Finally, Canavese and colleagues (1999) conducted a prospective study in 40 ESA-treated patients on HD who were iron deficient, with a mean hemoglobin level of 9.8 g/dL. This study, conducted in Italy, was unique in that it was started after a period in which IV iron was unavailable. Thus, at the start of the study, patients were being managed only with ESAs. The previous practice among these patients on HD was to use a "priming" dose of IV iron of 3 mg/kg/week, followed by cessation of IV iron for 2 to 3 months. Predictably, this led to a pattern of stopping ESA doses after the priming IV iron regimen, followed by a need to restart and dramatically increase the ESA dose as iron stores became depleted between IV iron doses. This study sought to change the dosing strategy to offer a priming regimen of ferric gluconate for 6 weeks, followed by regular low doses of ferric gluconate over the next 6 months.
The initial 3 mg/kg/week regimen of IV iron brought these iron-deficient patients into target TSAT ranges within 6 weeks, with a mean TSAT of 26%. Over the next 3 months, the IV iron dose was reduced to 1.2 mg/kg/week. The TSAT was maintained and improved to 36% over the final 3 months, even as the IV iron dose was reduced to 1 mg/kg/week (Canavese et al., 1999). Numerous earlier studies demonstrated that the use of regular low-dose IV iron had an ESA-sparing effect, reducing usage by as much as 70% (Fishbane, Frei, & Maesaka, 1995; Sepandji, Jindal, West, & Hirsch, 1996; Sunder-Plassman & Horl, 1995).
In the series of studies, the improvements in hemoglobin and iron measures were indeed associated with significant reductions in ESA usage. In the study by Taylor and colleagues (1996), the median ESA dose was reduced by one-third, both in the low serum ferritin group (reduction, 9000 to 6000 U/week) and in the high serum ferritin group (reduction, 6000 to 4000 U/week). In the study by Canavese et al. (1999), the mean ESA dosage was reduced from 100 to 77 U/kg/week. In this study, the use of regular low-dose IV iron allowed 15 patients to stop ESA therapy altogether.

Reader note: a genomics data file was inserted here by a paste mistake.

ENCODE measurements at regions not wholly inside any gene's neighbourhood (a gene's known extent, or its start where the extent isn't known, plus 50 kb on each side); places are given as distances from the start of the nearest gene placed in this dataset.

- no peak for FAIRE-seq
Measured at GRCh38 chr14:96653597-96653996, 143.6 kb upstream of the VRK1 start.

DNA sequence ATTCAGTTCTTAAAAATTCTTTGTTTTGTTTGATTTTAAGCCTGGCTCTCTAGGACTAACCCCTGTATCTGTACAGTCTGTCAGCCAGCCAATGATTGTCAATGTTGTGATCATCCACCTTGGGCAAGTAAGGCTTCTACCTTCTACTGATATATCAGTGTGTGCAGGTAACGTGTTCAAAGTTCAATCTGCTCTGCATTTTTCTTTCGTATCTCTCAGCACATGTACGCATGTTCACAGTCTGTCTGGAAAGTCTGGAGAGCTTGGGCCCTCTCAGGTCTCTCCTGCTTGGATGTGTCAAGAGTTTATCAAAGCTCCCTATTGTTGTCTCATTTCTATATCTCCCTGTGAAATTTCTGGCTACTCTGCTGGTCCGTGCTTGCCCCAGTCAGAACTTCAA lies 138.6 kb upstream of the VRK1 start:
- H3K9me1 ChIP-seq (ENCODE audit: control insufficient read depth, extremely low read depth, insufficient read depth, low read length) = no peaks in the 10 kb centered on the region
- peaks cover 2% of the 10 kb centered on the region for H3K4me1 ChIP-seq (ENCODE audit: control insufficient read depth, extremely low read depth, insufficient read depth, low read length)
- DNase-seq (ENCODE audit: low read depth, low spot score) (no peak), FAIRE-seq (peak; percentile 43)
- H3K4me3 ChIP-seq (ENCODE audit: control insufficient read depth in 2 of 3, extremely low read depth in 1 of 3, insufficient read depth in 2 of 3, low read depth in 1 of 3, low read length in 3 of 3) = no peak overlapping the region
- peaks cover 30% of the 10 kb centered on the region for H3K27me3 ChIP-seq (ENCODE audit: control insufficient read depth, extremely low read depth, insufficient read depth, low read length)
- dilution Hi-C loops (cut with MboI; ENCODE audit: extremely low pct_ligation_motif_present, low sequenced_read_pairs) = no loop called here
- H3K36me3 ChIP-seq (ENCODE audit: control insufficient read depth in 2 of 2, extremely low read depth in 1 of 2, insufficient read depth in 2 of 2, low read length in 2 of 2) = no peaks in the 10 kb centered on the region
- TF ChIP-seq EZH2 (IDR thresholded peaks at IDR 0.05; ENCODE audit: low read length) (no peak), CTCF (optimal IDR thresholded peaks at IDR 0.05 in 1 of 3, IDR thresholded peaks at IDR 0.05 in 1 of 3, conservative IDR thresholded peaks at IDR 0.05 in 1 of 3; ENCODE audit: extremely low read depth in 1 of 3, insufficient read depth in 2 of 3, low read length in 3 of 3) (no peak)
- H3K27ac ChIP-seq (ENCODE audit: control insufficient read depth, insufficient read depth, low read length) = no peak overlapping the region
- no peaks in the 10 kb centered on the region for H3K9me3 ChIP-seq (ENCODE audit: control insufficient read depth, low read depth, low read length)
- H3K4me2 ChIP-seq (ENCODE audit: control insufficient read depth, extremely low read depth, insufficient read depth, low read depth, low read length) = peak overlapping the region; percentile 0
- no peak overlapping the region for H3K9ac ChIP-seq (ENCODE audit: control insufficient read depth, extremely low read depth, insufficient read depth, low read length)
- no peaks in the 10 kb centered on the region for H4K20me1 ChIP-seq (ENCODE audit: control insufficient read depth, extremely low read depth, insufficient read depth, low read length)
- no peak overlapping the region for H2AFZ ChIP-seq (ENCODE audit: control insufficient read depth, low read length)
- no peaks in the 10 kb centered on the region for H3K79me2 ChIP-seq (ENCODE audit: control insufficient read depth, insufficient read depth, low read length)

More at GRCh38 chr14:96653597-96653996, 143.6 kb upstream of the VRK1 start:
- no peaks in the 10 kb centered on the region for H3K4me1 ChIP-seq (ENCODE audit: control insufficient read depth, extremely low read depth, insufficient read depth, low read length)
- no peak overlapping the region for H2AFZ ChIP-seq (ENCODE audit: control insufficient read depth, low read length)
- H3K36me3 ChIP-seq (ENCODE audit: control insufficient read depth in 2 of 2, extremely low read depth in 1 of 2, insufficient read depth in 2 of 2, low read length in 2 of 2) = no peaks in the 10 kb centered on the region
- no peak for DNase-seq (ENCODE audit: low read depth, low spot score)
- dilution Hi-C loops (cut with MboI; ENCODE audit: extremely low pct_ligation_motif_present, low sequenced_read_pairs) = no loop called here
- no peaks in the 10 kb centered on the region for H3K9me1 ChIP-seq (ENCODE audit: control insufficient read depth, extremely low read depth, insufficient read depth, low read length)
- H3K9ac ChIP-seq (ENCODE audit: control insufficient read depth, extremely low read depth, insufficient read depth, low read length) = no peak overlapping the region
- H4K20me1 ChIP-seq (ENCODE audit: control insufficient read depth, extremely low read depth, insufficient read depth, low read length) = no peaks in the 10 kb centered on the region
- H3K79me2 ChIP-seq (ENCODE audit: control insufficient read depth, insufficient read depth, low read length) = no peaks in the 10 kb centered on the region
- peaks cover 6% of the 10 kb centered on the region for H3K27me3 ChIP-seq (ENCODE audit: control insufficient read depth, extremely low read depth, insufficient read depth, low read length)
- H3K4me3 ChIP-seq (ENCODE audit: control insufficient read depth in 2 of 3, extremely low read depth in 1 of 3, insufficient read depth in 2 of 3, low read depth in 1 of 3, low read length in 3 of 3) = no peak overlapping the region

These reductions in ESA usage have also been associated with cost reductions. In the study by Canavese and colleagues (1999), by factoring in the price of both ESAs and IV iron, an estimated $3500 per month was saved in the treatment of 40 patients on HD. Similar reductions in costs associated with ESA use have been seen in other IV iron studies (Besarab et al., 2000).
Taken together, the studies of IV iron suggest that patients who are iron deficient during HD, whether due to significant losses of iron, iron-restricted erythropoiesis, or inflammation-mediated RE blockade, all can benefit significantly from repletion of their iron stores. Once patients on HD are iron replete, a strategy that delivers regular low doses of IV iron can maintain iron stores, thus maintaining hemoglobin and TSAT levels. These strategies also reduce ESA use and may minimize the risk of hemoglobin cycling, thereby potentially reducing the health risks associated with persistently or transiently low hemoglobin levels.
No IV iron regimen can precisely mimic the body's normal physiologic mechanisms of iron delivery to the bone marrow for erythrocyte production. However, these studies suggest that giving IV iron in regular low doses that are sufficient to maintain body iron stores can avoid "gaps" during the process of erythropoiesis in which available iron is low. Our knowledge of the process of erythrocyte production and hemoglobin building shows that developing cells can only take up iron during a short window of time. If iron is not available during this time, the opportunity to incorporate sufficient hemoglobin into the cells is lost. Once the elythrocyte is mature and enters the circulation, it cannot take up iron, no matter how much IV iron is given. Thus, because the manufacturing of erythrocytes is continuous, the supply of iron should be continuous.
Nephrology nurses play a critical role in ensuring that IV iron is used as part of comprehensive anemia management program. The nursing staff is in the best position to observe patients on an ongoing basis, to evaluate them clinically for signs of possible anemia, and to track their hemoglobin and iron indices (TSAT and serum ferritin) over time. In addition, nurses can identify those patients who may be at high risk of excessive blood loss during HD and assess their individual iron needs.
Note: This article is supported by a financial grant from Watson. This article has undergone peer review. The information in this article does not necessarily reflect the opinions of ANNA or the sponsor.
Statement of Disclosure: The author disclosed that she is on the Speakers' Bureau for Watson.
Amgen. (2008). Epogen[R] (epoetin alfa) for injection: Prescribing information. Thousand Oaks, CA: Author. Retrieved June 30, 2009, from http://www.ext.amgen.com/pdfs/misc/epogen-pi.pdf